Thames clean up

plastic_rainbow.jpg

Photo: John Tyson

We joined Thames 21 for the Big Bottle Count on Saturday 2 September. We picked up and counted plastic bottles, clear bottles for still water, fizzy drinks bottles, and milk bottles. Then we picked up a lot of plastic, mostly brightly coloured broken fragments gleaming against the pebbles and gravel. Here's a list of some of the things we found...

clear bottles

coloured bottles

lids of every colour

lighters

biros

sweet and chocolate wrappers

coloured straws

bright blue cocktail straws

wrappers for juicebox straws

small baggies, some with leaf prints

flimsy white cutlery

flimsy black cutlery

ketchup dip pots

white disposable cups in shreds

corks, candles, clumps of bubblewrap

a purple cuddly toy from Macdonalds

a lego figure of Marge Simpson, blue hair flying high

a table football player, headless

fake seaweed for an aquarium

stalks from Remembrance Day poppies

stoppers, plugs, plant labels, cable ties, rawlplugs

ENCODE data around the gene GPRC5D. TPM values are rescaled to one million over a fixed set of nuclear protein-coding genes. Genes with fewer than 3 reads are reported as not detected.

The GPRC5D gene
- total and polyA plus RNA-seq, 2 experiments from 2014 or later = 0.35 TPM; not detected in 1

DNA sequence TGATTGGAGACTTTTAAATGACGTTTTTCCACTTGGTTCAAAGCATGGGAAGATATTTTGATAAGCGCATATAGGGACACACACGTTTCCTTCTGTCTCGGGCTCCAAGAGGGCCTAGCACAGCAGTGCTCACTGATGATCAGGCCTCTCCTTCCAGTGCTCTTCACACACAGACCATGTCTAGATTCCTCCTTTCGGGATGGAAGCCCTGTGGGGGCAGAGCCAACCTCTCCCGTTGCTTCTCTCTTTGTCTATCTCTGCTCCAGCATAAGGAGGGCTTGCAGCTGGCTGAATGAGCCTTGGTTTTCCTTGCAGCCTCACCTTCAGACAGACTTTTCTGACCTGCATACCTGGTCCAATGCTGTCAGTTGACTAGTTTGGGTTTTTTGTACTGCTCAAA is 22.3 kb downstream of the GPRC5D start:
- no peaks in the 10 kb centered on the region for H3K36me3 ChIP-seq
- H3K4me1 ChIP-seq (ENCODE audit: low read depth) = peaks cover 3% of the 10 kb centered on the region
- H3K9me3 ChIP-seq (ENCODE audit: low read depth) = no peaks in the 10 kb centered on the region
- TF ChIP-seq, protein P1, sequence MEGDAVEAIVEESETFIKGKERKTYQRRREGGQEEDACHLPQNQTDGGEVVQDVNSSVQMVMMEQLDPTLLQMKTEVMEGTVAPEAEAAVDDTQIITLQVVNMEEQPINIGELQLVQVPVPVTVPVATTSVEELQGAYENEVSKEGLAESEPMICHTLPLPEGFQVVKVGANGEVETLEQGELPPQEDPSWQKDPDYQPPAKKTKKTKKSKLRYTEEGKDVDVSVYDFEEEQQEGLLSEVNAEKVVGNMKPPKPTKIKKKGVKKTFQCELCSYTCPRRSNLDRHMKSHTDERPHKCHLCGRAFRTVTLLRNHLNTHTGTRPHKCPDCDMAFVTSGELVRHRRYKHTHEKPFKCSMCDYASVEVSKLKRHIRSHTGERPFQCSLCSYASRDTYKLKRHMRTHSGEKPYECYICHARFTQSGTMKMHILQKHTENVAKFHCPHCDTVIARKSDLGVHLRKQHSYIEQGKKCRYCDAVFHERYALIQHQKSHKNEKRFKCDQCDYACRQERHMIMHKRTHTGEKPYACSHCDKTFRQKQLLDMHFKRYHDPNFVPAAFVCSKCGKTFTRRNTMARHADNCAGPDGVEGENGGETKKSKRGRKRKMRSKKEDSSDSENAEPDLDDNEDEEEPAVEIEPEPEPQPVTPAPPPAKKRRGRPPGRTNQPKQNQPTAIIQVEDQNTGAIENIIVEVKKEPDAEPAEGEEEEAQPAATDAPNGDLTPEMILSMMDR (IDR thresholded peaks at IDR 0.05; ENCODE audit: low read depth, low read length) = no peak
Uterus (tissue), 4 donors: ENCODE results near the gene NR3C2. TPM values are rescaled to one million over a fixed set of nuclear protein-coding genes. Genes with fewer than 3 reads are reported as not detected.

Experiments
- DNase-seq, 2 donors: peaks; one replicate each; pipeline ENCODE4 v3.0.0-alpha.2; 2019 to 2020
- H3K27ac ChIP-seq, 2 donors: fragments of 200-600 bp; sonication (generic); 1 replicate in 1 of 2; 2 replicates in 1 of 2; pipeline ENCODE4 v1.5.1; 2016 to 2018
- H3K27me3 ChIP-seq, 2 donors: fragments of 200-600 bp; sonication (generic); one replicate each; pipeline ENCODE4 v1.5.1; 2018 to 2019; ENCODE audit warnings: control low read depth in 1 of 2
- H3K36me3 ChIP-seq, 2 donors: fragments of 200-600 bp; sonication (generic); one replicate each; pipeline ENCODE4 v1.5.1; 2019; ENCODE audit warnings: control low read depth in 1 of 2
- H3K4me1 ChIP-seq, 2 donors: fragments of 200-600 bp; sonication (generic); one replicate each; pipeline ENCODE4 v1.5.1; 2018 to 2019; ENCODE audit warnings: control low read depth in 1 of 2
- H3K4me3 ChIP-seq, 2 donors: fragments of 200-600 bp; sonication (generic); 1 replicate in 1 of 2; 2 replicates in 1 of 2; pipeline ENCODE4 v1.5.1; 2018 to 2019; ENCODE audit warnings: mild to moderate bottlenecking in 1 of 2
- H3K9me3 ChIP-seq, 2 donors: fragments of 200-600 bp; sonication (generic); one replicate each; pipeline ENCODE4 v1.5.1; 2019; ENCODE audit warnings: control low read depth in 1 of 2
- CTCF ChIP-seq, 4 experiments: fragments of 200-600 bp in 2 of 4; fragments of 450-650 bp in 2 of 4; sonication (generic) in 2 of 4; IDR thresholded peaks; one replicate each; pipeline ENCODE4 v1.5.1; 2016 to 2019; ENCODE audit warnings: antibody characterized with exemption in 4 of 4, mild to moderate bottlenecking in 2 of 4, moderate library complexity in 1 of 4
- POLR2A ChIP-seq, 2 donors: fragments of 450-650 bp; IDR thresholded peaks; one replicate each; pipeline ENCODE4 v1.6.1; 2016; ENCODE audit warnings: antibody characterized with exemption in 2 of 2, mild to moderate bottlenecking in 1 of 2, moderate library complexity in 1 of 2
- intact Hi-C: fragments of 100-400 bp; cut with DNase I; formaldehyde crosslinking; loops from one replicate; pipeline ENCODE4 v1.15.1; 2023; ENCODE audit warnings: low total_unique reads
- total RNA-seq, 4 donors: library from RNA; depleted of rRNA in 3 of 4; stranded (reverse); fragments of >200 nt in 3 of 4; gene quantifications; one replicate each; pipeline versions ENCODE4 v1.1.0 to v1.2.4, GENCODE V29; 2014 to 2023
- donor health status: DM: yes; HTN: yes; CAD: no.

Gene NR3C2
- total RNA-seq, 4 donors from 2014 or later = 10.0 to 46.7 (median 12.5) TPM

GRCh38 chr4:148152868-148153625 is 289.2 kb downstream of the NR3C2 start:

washers, spacers, protectors, extenders

circuit boards

broken pallets

paint buckets

a three gallon tub labelled Wessex Chemicals

broken bits of hard white expanded polystyrene

burger boxes of shiny gold expanded polystyrene

yellow-brown expandable foam filler in rounded blobs

white packing noodles

a small green cog from a spirograph

something half-electronic, half-textile screwed to a lump of tarmac

part of a sign showing the letter 'A'

a fairy thimble or a foot for a clothes airer

a small yellow bouncy ball

lilac and silver gift wrap ribbon

a necklace of coloured beads

blister packs for disposable contact lenses

disposable razors

tampon applicators: white, turquoise and royal blue

cotton bud sticks

tubes of lip salve, eye drops, moisturiser

dummies, combs, toothbrushes...

It was satisfying to see the difference we'd made to one small section of the river, returned to the soft colours of sand, stone and driftwood. But the next tide will dump another pile of plastic on the shore, and that's just a small fraction of what's washed out to sea. The solution has to start with reducing single use plastics, better recycling and deposit schemes. You can find out more (and pledge to use a refillable water bottle) through the #OneLess campaign.

Thanks to all the Green volunteers from Southwark, and to Silvia for coordinating at Millwall Dock. Drop us a line on contact@southwark.greenparty.org.uk if you'd like to join our next clean up.


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